Tuesday, April 13, 2004

Hebron Crossroads 4-18-04
By Jeff Gill

After winter’s eraser has wiped the landscape clean, spring starts to color in the new portrait of growth and life.
Sharp slashes of yellow along roadways mark stands of forsythia, alternating with thinner, lower lines of gold where daffodils streak horizontal edges. Bursts of lavender and pink-tinged magnolia dot corners of homes and lots, while drifts of whiter dogwood blossoms pick out contrasts in woodier settings.
The billows of loose limbed willow in yellow-green jump out from what is still, for a few weeks, gray brown tree trunks, the maples casting down red brown forerunners of leaves still curled within their stems.
Get out for a walk in the woods now, if you can (wear boots, stepping cautiously between the mudruns) and get a map in your mind to lay against the more deeply shrouded dark green obscurity of summer. You can see across the landscape for a while yet, but also note where life (morels, trillium, squirrel nests) is breaking up the bark and leaf moldering monotony of the forest.
Much is going on in civilization, too, around the Hebron Crossroads. New shapes on the roofline of Clay’s Café on West Main Street, and don’t forget they’re still open for business through all this construction activity.
Go on out West Main past the municipal complex, where our next Hebron Village Blood Drive with the Red Cross is Monday, Apr. 19 from 1 to 6 pm, and climb Sunset Hill to where Trudy’s Attic is no more. . .
Now, welcome to K&C Cycle, Hebron’s Yamaha dealership and motorcycle shop. They had a grand opening last week, and many of you are stopping by to look at accessories as well as the possibility of a new ride on which to cruise the springtime hills of Ohio.
Head north of Main on High Street, and there’s activity apace at the former Water Works business, stripping down the old steelframe and sheathing structure. Has anyone heard what’s up for that site? Next door, at 149 N. High, Mantonya Chiropractic is cleaning out the building where their practice will move and grow, while the Adams’ have purchased the equipment of the former child care center there and are thinking of getting started in that business somewhere about.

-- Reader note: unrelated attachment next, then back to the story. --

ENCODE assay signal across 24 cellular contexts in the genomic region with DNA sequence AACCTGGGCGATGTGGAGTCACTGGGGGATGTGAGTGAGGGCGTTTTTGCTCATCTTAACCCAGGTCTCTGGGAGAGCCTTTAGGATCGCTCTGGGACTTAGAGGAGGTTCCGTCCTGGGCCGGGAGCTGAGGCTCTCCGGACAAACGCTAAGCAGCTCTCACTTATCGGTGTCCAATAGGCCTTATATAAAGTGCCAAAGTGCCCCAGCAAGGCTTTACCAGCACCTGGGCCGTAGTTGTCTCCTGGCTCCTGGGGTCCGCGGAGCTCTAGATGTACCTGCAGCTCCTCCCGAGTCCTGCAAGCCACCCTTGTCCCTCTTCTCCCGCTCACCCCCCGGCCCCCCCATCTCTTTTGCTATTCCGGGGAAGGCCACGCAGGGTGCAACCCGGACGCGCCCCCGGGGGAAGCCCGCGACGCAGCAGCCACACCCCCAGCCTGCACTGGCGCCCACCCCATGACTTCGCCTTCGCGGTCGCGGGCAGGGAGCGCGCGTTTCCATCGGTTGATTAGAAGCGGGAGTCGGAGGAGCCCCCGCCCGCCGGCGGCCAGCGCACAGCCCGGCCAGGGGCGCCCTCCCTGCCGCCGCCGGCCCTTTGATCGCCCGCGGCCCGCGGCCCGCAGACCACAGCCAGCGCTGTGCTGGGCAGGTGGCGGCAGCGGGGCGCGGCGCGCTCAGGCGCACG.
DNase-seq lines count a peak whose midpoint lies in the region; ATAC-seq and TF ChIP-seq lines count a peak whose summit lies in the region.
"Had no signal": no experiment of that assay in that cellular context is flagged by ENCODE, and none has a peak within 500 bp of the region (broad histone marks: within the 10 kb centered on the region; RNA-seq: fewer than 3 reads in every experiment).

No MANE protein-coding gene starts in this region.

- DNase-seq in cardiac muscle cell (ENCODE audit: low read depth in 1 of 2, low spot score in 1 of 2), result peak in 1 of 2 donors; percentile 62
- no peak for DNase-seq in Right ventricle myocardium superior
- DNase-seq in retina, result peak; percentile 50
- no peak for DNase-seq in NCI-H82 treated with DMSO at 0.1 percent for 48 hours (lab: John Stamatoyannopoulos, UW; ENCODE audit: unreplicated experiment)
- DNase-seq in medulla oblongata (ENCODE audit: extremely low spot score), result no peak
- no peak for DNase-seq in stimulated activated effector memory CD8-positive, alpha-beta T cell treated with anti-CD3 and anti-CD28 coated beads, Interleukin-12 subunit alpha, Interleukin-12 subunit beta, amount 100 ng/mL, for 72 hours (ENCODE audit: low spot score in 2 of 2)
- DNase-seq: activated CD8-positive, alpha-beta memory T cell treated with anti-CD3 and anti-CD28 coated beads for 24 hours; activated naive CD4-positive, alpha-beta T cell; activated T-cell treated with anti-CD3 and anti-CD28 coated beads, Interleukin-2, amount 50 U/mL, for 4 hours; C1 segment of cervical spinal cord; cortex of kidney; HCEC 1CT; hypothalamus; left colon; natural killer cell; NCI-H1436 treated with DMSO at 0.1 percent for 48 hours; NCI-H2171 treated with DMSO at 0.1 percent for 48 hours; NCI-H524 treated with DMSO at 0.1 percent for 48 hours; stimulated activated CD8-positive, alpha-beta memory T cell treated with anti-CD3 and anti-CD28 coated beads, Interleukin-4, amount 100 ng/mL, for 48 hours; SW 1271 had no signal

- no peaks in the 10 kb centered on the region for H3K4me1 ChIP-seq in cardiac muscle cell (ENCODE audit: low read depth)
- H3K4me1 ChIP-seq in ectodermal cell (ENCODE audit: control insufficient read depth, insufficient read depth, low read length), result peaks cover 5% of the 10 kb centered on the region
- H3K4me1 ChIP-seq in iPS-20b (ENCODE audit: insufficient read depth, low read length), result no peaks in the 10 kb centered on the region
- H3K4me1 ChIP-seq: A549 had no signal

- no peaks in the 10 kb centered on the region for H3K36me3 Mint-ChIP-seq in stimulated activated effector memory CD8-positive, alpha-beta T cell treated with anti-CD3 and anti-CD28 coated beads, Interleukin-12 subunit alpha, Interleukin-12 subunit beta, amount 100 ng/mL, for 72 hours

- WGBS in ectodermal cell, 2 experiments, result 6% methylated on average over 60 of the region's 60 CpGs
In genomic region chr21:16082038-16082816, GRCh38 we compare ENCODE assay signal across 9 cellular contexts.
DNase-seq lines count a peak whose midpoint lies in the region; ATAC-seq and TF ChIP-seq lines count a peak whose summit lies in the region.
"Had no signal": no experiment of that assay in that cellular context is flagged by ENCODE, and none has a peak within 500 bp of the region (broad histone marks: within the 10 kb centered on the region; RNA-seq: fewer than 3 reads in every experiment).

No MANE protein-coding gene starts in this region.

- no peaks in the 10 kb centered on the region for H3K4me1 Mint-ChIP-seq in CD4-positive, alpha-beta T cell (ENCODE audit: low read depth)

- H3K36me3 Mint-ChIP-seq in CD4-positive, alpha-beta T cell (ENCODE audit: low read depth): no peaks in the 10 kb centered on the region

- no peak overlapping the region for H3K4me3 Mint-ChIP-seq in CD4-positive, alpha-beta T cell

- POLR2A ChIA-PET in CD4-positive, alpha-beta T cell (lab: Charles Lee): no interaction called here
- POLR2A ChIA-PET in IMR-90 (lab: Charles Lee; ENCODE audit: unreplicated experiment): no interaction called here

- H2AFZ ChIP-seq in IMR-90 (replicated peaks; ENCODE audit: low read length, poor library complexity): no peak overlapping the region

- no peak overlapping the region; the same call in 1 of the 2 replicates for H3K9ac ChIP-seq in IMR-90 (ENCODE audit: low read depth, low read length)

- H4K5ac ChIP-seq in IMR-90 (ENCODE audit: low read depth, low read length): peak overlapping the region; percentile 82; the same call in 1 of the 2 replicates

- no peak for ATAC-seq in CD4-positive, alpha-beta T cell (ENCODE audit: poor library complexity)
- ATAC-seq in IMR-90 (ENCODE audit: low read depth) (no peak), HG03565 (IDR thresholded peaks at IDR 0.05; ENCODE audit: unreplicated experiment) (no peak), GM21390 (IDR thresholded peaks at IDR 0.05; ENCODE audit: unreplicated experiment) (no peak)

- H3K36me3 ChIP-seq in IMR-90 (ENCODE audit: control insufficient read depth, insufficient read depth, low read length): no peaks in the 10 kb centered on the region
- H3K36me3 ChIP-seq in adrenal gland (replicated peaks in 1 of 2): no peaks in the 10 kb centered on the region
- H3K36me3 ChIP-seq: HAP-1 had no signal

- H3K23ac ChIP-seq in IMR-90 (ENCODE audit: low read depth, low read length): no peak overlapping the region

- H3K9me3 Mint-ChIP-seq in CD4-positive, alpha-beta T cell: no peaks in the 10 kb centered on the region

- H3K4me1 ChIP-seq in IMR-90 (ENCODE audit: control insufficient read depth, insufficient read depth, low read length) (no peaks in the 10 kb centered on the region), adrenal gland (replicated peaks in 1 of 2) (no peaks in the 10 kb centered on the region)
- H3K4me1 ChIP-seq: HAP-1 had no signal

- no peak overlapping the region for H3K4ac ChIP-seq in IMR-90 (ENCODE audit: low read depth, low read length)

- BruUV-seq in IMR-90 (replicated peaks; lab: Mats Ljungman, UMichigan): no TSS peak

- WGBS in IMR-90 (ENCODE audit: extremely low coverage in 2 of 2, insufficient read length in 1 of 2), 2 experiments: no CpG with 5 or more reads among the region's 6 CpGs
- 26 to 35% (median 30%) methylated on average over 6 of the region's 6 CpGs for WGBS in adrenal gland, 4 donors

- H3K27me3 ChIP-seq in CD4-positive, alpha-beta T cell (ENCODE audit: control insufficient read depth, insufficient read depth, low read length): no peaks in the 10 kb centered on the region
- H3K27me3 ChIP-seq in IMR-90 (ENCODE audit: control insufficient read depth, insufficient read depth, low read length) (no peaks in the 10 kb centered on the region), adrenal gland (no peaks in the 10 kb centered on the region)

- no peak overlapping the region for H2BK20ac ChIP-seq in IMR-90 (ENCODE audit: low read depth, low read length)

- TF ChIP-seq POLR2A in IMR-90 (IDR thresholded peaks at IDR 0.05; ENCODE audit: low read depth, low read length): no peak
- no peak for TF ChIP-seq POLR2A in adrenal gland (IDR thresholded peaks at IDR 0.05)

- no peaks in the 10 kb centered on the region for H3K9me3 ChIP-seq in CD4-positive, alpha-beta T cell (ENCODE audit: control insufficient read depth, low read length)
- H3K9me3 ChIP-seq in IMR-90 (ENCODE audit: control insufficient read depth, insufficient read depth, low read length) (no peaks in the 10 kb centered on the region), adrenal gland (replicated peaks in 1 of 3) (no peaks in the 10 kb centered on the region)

And this coffee drinker is looking forward to a café/bookshop somewhere near the heart of downtown!
Next weekend, starting Thursday evening, actually, the Lakewood Drama Club is putting on the “biggest” show they’ve probably ever had, “The Wizard of Oz.” Huge sets, a cast of thou. . .OK, hundreds. . .alright, a hundred, but still! Familiar scenes and story plus local faces, some very hard to recognize behind complex makeup, and a full workout for the lights, sound, and pit orchestra: you don’t want to miss it. A second show has been added for Sunday Apr. 25, but call the Performing Arts hotline at Lakewood High, 928-4496 for ticket info. You really want to get your ticket in advance for the show you want, and Saturday night was nearly sold out two weeks ago, so call! Saturday will include some special moments we’ll report on in coming weeks.
No truth to the rumor that Don Thorp plays “the man behind the curtain” in “Oz,” but he’s always been a coach to say “pay no attention to” the guy on the bench and watch the young men on the field as they play, execute, and perform in their own art form of baseball. This “wizard” of the diamond has now won 700 games as Lakewood baseball coach; or, as he’d probably say, coached teams that won 700 games. Another big achievement for a Lakewood legend.
And did you know Laura Finkes, whose achievements with the discus in track and field with Lakewood are saluted at the village limits on signage there, is continuing her string of accomplishment in discus competition at the collegiate level? Denison’s Big Red has Laura making their name known in Ohio and around the North Coast Athletic Conference, and we should have some season’s end results to share next week.

Closing this week, before the month of April comes to an end: did you know this is National Poetry Month? Spring makes for poetry in many ways, and while space and formatting make it hard for us to run too much poetry in the Booster, we can point you to some wonderful online resources to browse and read poetry to your heart’s content.
Robert Frost is both one of my personal favorite poets and my ideal Spring poet, as well (think “Two Tramps at Mudtime,” f’r instance). His quote “poetry is a way of taking life by the throat” heads Frost’s page at bartleby.com, an excellent source for public domain classic poetry and an easy website to navigate.
Gutenberg.net has a large quantity of public domain material as well, both poetry and prose; poetry.com as you might guess from the url suffix is more mercantile in outlook, but poetry.net has an assortment of links to recent poetry, of all levels of skill and quality.